# Explain principle, working theory of Transformer.

Most of the electronic circuits used in Circuitstoday.com have different applications of the transformer. Therefore, it is important to know the working principle, construction and types of transformers used in different analog circuits.

Transformer Working Principle

A transformer can be defined as a static device which helps in the transformation of electric power in one circuit to electric power of the same frequency in another circuit. The voltage can be raised or lowered in a circuit, but with a proportional increase or decrease in the current ratings.

The main principle of operation of a transformer is mutual inductance between two circuits which is linked by a common magnetic flux. A basic transformer consists of two coils that are electrically separate and inductive, but are magnetically linked through a path of reluctance. The working principle of the transformer can be understood from the figure below. Transformer Working

As shown above the transformer has primary and secondary windings. The core laminations are joined in the form of strips in between the strips you can see that there are some narrow gaps right through the cross-section of the core. These staggered joints are said to be imbricated. Both the coils have high mutual inductance. A mutual electro-motive force is induced in the transformer from the alternating flux that is set up in the laminated core, due to the coil that is connected to a source of alternating voltage. Most of the alternating flux developed by this coil is linked with the other coil and thus produces the mutual induced electro-motive force. The so produced electro-motive force can be explained with the help of Faradays laws of Electromagnetic Induction as

e=M*dI/dt

If the second coil circuit is closed, a current flows in it and thus electrical energy is transferred magnetically from the first to the second coil.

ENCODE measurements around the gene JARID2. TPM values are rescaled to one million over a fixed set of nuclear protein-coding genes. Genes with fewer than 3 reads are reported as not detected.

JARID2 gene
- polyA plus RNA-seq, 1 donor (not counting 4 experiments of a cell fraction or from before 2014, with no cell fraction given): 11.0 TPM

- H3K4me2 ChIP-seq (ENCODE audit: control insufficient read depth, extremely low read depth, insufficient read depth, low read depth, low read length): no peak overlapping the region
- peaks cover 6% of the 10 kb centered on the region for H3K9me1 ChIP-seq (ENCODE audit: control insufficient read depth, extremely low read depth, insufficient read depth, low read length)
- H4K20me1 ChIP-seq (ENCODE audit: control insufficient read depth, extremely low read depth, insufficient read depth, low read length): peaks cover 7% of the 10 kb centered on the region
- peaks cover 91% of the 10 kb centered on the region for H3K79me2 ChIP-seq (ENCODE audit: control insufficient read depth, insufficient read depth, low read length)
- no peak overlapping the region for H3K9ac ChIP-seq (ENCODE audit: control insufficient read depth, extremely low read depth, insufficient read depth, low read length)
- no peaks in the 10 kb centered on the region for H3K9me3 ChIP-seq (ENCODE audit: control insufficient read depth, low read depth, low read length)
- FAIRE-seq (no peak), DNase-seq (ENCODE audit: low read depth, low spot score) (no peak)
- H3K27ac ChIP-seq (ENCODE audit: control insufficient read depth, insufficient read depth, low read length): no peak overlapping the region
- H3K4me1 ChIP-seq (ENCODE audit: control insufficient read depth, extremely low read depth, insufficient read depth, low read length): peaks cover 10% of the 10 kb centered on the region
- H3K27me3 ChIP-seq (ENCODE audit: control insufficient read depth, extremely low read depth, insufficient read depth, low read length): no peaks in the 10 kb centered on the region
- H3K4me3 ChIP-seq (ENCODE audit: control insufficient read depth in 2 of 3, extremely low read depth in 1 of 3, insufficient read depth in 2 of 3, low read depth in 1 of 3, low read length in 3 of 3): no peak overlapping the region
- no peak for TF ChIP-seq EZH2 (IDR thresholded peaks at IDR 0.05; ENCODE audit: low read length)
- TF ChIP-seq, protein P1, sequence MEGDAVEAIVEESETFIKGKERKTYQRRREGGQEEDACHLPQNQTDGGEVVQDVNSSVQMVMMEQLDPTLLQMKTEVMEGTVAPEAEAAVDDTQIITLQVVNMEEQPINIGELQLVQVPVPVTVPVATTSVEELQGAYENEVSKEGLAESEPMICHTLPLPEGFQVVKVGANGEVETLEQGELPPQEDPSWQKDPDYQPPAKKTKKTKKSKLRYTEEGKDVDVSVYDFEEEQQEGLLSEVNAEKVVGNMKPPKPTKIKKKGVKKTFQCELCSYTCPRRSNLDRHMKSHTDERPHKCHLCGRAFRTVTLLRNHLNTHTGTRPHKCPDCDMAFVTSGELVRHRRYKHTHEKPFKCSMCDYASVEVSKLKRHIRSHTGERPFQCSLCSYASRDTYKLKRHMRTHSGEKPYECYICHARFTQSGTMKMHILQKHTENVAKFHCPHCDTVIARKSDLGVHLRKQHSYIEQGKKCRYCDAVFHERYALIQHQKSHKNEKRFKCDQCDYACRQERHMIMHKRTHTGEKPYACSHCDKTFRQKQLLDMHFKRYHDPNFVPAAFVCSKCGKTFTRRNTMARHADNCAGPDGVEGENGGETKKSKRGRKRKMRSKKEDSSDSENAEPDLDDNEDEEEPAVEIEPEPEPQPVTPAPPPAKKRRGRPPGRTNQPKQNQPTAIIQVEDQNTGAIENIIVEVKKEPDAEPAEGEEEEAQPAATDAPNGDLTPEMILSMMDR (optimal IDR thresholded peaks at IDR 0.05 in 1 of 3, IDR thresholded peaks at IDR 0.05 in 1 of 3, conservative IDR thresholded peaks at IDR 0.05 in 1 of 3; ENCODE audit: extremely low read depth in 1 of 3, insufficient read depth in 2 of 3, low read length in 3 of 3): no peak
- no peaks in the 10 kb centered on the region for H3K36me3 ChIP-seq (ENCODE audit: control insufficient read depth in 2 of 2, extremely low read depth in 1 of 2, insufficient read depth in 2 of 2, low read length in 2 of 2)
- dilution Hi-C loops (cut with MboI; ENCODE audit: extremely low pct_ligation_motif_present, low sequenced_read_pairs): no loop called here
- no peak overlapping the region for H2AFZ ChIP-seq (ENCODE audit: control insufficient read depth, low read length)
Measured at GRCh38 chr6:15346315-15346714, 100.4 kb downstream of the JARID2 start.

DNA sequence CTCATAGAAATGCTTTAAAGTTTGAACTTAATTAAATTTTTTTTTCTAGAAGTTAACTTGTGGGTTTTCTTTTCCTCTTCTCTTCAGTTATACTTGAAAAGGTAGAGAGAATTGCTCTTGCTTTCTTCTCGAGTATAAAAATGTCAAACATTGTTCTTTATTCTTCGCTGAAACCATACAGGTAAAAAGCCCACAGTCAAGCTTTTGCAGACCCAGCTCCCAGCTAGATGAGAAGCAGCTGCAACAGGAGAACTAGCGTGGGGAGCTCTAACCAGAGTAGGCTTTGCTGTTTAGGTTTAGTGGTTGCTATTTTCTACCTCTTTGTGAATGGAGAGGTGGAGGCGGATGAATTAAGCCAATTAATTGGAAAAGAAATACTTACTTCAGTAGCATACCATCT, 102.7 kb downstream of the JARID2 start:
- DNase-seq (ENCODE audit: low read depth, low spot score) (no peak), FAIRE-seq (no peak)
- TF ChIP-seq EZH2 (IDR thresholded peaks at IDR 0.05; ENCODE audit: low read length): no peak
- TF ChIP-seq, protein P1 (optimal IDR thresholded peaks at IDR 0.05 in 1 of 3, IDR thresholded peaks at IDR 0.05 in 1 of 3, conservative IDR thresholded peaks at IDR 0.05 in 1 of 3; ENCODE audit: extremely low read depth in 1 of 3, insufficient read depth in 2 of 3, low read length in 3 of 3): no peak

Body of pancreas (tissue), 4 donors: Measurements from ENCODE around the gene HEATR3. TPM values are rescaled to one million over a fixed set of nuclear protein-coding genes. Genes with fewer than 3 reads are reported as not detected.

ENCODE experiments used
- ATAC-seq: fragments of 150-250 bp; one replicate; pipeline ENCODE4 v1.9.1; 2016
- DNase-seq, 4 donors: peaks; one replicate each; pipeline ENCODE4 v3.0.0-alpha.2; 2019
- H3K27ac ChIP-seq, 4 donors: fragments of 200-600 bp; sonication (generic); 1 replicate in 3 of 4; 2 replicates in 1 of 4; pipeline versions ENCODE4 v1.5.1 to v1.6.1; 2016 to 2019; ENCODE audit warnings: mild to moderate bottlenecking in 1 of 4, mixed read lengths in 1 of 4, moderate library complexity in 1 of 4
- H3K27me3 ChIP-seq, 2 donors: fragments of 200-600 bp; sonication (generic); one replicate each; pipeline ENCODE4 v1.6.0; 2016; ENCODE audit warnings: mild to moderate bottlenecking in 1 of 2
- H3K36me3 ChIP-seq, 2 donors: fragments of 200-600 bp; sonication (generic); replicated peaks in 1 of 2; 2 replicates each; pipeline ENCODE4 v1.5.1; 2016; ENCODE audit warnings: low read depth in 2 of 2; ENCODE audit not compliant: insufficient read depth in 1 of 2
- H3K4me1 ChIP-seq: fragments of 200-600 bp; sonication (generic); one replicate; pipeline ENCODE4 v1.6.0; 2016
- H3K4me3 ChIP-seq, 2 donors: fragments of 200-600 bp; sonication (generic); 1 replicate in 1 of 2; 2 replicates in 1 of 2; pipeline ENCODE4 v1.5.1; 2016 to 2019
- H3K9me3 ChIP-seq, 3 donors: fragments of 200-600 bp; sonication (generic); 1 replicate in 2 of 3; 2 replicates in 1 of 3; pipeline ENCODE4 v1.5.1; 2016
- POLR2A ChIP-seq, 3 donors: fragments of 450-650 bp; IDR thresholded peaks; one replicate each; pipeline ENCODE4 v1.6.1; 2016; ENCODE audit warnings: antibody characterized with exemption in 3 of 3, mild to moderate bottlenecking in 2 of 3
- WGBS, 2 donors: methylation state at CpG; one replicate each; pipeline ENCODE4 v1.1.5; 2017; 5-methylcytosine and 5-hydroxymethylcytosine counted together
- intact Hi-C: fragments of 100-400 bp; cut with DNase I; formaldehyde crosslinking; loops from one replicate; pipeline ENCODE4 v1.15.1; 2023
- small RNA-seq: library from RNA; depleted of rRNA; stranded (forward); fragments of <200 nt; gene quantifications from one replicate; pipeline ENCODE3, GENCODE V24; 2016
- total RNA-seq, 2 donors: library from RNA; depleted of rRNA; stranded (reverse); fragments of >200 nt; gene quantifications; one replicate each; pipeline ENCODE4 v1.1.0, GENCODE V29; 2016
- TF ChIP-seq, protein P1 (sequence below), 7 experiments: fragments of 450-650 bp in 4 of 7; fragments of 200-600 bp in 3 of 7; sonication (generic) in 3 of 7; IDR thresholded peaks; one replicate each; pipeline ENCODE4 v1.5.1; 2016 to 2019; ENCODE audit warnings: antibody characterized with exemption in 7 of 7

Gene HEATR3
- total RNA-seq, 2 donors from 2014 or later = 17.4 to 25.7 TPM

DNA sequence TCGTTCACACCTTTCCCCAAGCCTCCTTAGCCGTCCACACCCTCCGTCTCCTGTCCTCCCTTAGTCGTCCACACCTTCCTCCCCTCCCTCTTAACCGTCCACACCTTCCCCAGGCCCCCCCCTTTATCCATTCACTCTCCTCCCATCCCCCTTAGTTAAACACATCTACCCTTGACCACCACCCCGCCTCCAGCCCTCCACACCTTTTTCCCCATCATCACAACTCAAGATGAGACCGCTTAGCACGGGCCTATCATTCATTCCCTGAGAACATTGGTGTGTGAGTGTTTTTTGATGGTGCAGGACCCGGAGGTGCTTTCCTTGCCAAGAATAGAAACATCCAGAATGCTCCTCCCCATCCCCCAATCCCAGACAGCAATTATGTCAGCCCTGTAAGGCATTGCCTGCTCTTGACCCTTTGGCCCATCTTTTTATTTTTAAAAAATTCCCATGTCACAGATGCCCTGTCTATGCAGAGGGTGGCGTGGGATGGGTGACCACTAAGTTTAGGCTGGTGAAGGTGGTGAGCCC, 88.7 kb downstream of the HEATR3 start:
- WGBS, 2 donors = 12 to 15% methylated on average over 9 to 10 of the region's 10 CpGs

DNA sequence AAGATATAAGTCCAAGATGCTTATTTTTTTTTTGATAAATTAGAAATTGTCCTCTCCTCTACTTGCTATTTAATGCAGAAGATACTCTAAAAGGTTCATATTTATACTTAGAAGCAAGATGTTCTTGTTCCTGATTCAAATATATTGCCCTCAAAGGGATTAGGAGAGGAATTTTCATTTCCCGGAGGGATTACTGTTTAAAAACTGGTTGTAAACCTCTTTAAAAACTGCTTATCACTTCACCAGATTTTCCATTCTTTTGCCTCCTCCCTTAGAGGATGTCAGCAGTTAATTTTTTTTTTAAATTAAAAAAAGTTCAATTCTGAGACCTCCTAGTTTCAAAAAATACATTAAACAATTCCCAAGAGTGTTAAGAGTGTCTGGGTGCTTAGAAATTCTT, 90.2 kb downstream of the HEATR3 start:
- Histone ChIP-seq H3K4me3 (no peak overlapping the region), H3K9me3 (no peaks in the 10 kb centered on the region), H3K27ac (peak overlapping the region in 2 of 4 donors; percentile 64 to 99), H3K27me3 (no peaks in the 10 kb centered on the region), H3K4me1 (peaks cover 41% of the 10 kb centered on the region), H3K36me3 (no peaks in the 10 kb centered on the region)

The alternating current supply is given to the first coil and hence it can be called as the primary winding. The energy is drawn out from the second coil and thus can be called as the secondary winding.

In short, a transformer carries the operations shown below:

1. Transfer of electric power from one circuit to another.
2. Transfer of electric power without any change in frequency.
3. Transfer with the principle of electromagnetic induction.
4. The two electrical circuits are linked by mutual induction
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A transformer works under the principle of electromagnetic induction. The transformer has a core (commonly soft iron or ferrite) and two sets of coils are wound on the core. One set is known as the primary coil and the other set is known as secondary coil. Transformer works on AC supply only. When an AC voltage is applied to the primary coil, a changing magnetic field is generated in the core. As the secondary is also wound on the same core, this changing magnetic field causes an emf to generate in the secondary coil, according to electromagnetic induction. This generated emf depends on the input current, number of turns of the coil, and linkage of magnetic flux. According to the purpose, transformers can be step up, step down or Isolation transformers.

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Its work on the principle ofmutual induction
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